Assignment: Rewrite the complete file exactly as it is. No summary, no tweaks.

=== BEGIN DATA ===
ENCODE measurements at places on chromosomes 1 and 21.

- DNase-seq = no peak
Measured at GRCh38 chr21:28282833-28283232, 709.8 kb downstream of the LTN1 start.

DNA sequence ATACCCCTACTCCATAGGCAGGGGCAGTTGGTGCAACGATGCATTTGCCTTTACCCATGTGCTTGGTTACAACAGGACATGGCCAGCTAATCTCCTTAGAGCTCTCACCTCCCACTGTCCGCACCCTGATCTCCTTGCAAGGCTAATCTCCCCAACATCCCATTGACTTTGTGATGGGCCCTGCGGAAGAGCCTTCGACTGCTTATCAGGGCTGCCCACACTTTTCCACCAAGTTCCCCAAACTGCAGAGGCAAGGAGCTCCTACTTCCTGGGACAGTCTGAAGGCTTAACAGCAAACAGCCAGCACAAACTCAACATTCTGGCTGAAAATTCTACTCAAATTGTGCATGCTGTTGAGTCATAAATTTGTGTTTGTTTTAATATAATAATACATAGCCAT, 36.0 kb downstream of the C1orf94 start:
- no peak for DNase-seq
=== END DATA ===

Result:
ENCODE measurements at places on chromosomes 1 and 21.

- DNase-seq = no peak
Measured at GRCh38 chr21:28282833-28283232, 709.8 kb downstream of the LTN1 start.

DNA sequence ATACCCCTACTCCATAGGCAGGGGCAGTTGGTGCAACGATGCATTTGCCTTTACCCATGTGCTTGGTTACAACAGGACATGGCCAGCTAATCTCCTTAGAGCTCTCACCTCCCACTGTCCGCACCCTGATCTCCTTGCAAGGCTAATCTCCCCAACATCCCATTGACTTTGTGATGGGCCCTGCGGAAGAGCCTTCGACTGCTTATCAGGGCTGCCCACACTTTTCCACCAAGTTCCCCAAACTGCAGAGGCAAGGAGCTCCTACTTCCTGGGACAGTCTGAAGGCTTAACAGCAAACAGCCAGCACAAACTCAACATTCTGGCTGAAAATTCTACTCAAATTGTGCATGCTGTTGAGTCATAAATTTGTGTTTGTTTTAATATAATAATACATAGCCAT, 36.0 kb downstream of the C1orf94 start:
- no peak for DNase-seq